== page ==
Six years ago, Dr. Jeffrey Leiden walked into the “leaky, bug-ridden, and rodent-infested” Cambridge headquarters of Vertex Pharmaceuticals just as its only source of revenue, a drug for hepatitis C, was about to be displaced by better medicines made by other companies.
Leiden, the company’s newly hired CEO, knew Vertex itself was in a dire spot. As its staff gathered, the discussion of what to do next veered away from the usual quest to find the next Lipitor or Viagra, drugs with vast potential markets. Instead, Vertex decided to dig into the genetic roots of cystic fibrosis, a devastating inherited disease that gradually robs patients of lung function. Rather than a one-drug-fits-all magic pill, Vertex would create a series of medicines to address the multiple genetic variants responsible for the disease.
In effect, the company was betting its future that a science project could overthrow what was a drug industry truism: Drugs for rare diseases can’t make money. A single failed experiment could sink the whole enterprise. There were moments during experiments where “literally, when we turned over some of those data cards, if [the results] had been negative, the company wouldn’t be here,” says Leiden, a former professor at Harvard Medical School. His easy smile gives way to a big laugh.
Leiden can smile now because Vertex pulled off the unlikely. Since then it has doubled down on its effort to treat each of the world’s roughly 75,000 cystic fibrosis patients. Vertex’s first two medicines, Kalydeco and Orkambi, work for roughly 30,000 of them. An improved combination, which a Wall Street analyst dubbed “Morkambi,” should add 12,000 more if, as expected, it wins approval next year.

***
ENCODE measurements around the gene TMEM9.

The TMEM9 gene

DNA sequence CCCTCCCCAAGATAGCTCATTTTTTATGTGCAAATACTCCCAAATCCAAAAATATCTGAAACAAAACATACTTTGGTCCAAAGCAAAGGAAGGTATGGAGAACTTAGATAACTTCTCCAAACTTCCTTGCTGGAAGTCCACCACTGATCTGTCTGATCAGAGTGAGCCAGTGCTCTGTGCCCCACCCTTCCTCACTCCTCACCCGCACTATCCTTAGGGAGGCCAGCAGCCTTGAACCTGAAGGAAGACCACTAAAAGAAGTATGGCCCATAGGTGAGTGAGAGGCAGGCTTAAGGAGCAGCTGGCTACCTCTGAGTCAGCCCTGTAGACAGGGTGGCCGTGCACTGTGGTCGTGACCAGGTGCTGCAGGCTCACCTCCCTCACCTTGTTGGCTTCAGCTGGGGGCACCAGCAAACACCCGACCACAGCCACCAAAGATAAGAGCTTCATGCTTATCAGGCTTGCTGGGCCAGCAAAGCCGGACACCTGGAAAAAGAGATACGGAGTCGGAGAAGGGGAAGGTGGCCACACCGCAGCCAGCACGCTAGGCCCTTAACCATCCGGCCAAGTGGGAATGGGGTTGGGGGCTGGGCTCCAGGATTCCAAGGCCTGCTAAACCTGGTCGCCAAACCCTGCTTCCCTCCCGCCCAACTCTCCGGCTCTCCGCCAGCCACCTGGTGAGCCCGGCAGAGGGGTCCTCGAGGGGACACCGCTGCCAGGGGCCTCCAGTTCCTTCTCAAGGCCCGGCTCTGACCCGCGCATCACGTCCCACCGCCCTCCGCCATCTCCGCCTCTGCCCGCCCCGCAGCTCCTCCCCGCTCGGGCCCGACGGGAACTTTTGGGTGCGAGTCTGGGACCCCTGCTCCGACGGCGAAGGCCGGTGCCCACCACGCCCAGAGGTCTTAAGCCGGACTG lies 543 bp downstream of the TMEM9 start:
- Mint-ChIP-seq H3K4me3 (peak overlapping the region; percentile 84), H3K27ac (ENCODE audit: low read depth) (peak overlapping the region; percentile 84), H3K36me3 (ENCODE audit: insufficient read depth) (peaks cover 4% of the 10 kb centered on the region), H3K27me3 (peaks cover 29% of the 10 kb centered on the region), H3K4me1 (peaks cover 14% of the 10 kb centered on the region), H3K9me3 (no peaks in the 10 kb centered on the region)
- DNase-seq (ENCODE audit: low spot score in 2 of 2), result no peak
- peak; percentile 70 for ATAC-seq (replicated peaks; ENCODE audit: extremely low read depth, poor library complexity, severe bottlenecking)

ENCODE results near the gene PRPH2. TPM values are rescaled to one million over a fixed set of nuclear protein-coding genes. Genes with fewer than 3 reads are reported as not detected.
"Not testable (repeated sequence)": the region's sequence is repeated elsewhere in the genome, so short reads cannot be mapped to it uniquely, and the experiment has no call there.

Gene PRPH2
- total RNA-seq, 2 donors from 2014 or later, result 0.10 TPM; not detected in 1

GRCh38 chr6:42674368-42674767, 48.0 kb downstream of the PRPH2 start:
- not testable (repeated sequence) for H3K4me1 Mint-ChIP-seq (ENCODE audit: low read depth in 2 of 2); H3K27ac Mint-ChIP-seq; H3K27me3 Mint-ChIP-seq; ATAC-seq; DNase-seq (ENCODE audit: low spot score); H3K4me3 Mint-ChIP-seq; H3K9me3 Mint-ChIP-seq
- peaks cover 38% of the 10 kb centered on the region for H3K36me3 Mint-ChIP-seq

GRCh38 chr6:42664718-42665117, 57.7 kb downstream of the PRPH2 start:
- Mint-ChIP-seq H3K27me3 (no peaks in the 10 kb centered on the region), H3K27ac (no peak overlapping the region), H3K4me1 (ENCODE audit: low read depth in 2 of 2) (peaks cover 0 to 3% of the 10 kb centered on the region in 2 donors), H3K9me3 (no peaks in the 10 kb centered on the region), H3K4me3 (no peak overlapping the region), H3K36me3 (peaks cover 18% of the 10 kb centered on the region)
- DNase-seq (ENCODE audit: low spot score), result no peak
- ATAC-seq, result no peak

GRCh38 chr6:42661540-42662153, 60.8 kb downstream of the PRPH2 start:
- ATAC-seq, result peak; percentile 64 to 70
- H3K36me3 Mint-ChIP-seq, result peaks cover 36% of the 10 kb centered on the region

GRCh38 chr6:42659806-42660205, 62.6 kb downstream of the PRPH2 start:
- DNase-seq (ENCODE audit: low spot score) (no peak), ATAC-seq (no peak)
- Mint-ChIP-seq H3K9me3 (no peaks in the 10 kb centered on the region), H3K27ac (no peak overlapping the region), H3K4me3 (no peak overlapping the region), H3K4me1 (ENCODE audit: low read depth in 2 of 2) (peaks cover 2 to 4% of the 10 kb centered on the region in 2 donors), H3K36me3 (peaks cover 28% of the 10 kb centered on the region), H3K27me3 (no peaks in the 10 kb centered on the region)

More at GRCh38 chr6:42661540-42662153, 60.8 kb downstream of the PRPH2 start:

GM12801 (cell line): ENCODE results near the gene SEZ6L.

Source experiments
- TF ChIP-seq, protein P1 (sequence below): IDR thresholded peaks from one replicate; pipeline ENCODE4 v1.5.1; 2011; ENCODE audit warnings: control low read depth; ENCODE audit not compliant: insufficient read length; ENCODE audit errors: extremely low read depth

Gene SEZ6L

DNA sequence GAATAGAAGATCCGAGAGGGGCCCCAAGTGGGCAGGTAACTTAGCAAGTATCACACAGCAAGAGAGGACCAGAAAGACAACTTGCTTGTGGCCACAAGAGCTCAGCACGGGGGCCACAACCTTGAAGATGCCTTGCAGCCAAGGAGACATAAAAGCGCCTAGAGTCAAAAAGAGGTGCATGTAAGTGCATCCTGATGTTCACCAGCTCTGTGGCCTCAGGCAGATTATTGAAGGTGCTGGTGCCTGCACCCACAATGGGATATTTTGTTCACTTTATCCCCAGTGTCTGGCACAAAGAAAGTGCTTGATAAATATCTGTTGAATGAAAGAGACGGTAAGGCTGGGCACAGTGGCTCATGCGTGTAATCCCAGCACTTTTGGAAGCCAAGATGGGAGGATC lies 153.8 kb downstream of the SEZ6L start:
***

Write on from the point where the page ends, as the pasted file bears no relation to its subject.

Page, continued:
But the big breakthrough this year, the culmination of that day six years ago, involves what’s known as the triple combination, a group of mix-and-match therapies that help patients who don’t benefit from the company’s other drugs. In July, Vertex announced that a midstage trial of the triple combo showed sterling results. If those effects are replicated in a larger study, the company can treat 90 percent of all cystic fibrosis patients.
With Vertex on pace to book $2 billion in revenue this year, Leiden announced this fall it would establish a foundation and give at least $500 million over the next 10 years for science education, cystic fibrosis outreach, and community building. The gifts will make it one of Boston’s biggest corporate donors, and Leiden intends for the company to be a generous neighbor. Already, its sweeping new headquarters in the Seaport includes a 3,000-square-foot learning lab where Boston Public Schools students conduct science projects of their own on the company’s dime.
Vertex’s drugs are undeniably expensive. Kalydeco has a list price of more than $300,000 per year, Orkambi goes for about $270,000 per year, and analysts expect prices for the company’s next two products to fall in the same ballpark.
But Leiden says the pricing supports the cost of inventing each new incremental medicine, creating a virtuous cycle that expands the number of cystic fibrosis patients who can benefit. And that benefit is hard to quantify: Patients who once struggled to walk a block or a climb a flight of stairs now do so with ease, he says.
“These are medicines that literally transform the lives of these patients,” Leiden says. “Those are the highest-value medicines you can make.”